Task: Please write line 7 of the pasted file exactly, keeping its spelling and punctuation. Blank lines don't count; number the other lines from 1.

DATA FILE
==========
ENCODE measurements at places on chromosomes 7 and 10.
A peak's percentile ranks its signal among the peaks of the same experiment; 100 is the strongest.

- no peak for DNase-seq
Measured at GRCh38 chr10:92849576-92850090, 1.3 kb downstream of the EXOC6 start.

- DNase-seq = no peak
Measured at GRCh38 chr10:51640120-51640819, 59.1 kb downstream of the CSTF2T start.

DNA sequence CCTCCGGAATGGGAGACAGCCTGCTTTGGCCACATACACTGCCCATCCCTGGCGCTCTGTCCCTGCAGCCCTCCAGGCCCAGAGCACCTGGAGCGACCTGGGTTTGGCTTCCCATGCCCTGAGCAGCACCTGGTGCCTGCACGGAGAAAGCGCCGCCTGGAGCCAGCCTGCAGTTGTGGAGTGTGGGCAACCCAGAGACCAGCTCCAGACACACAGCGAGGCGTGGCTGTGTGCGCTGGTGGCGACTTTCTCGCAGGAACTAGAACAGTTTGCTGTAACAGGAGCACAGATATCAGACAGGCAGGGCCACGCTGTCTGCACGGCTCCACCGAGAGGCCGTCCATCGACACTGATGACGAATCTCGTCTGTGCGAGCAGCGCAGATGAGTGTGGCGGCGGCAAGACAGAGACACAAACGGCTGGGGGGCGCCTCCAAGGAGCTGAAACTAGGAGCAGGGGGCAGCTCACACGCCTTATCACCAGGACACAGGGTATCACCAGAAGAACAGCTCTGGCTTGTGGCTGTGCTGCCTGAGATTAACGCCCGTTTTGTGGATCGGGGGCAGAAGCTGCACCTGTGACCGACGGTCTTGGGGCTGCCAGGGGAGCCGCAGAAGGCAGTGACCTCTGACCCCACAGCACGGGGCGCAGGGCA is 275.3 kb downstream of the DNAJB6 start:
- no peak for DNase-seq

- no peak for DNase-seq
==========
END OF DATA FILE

DNA sequence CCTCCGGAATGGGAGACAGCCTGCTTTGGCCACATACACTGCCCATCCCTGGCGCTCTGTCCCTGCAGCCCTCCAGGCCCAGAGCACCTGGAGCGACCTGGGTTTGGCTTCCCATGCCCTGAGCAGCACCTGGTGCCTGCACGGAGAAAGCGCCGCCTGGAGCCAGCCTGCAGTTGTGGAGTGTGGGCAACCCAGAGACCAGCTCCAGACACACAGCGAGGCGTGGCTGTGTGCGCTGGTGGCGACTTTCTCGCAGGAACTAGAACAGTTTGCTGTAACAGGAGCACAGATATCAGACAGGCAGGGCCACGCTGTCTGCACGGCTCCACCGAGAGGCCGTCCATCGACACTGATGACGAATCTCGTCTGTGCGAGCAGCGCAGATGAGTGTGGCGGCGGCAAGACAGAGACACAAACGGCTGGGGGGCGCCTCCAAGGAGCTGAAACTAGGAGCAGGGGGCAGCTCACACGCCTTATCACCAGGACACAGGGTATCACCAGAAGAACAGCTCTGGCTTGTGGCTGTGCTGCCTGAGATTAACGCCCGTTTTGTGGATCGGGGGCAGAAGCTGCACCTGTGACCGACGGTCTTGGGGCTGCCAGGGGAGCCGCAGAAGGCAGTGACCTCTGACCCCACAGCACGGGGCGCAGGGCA is 275.3 kb downstream of the DNAJB6 start: